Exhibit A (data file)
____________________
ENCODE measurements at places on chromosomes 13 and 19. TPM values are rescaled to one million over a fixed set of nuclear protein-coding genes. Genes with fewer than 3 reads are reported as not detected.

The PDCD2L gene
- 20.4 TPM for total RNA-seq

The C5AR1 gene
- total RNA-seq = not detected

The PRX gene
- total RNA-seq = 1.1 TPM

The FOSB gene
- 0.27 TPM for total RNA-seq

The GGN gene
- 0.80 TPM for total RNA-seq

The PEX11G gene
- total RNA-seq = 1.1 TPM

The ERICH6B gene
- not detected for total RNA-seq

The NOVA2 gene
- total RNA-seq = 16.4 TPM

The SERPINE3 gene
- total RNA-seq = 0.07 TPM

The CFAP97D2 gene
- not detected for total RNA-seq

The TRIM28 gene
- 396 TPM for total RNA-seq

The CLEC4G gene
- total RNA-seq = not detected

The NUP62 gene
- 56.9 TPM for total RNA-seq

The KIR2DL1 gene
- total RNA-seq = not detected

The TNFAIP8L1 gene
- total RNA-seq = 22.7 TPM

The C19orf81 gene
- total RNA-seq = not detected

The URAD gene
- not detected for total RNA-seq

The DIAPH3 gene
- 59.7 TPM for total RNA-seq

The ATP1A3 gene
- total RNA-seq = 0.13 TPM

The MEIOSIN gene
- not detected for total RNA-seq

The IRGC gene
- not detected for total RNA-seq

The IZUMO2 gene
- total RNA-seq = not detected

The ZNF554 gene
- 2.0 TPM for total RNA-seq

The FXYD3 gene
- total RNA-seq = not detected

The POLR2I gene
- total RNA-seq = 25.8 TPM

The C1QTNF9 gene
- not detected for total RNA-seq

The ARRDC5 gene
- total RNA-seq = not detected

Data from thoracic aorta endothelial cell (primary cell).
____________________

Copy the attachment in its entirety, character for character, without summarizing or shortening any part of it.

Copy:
ENCODE measurements at places on chromosomes 13 and 19. TPM values are rescaled to one million over a fixed set of nuclear protein-coding genes. Genes with fewer than 3 reads are reported as not detected.

The PDCD2L gene
- 20.4 TPM for total RNA-seq

The C5AR1 gene
- total RNA-seq = not detected

The PRX gene
- total RNA-seq = 1.1 TPM

The FOSB gene
- 0.27 TPM for total RNA-seq

The GGN gene
- 0.80 TPM for total RNA-seq

The PEX11G gene
- total RNA-seq = 1.1 TPM

The ERICH6B gene
- not detected for total RNA-seq

The NOVA2 gene
- total RNA-seq = 16.4 TPM

The SERPINE3 gene
- total RNA-seq = 0.07 TPM

The CFAP97D2 gene
- not detected for total RNA-seq

The TRIM28 gene
- 396 TPM for total RNA-seq

The CLEC4G gene
- total RNA-seq = not detected

The NUP62 gene
- 56.9 TPM for total RNA-seq

The KIR2DL1 gene
- total RNA-seq = not detected

The TNFAIP8L1 gene
- total RNA-seq = 22.7 TPM

The C19orf81 gene
- total RNA-seq = not detected

The URAD gene
- not detected for total RNA-seq

The DIAPH3 gene
- 59.7 TPM for total RNA-seq

The ATP1A3 gene
- total RNA-seq = 0.13 TPM

The MEIOSIN gene
- not detected for total RNA-seq

The IRGC gene
- not detected for total RNA-seq

The IZUMO2 gene
- total RNA-seq = not detected

The ZNF554 gene
- 2.0 TPM for total RNA-seq

The FXYD3 gene
- total RNA-seq = not detected

The POLR2I gene
- total RNA-seq = 25.8 TPM

The C1QTNF9 gene
- not detected for total RNA-seq

The ARRDC5 gene
- total RNA-seq = not detected

Data from thoracic aorta endothelial cell (primary cell).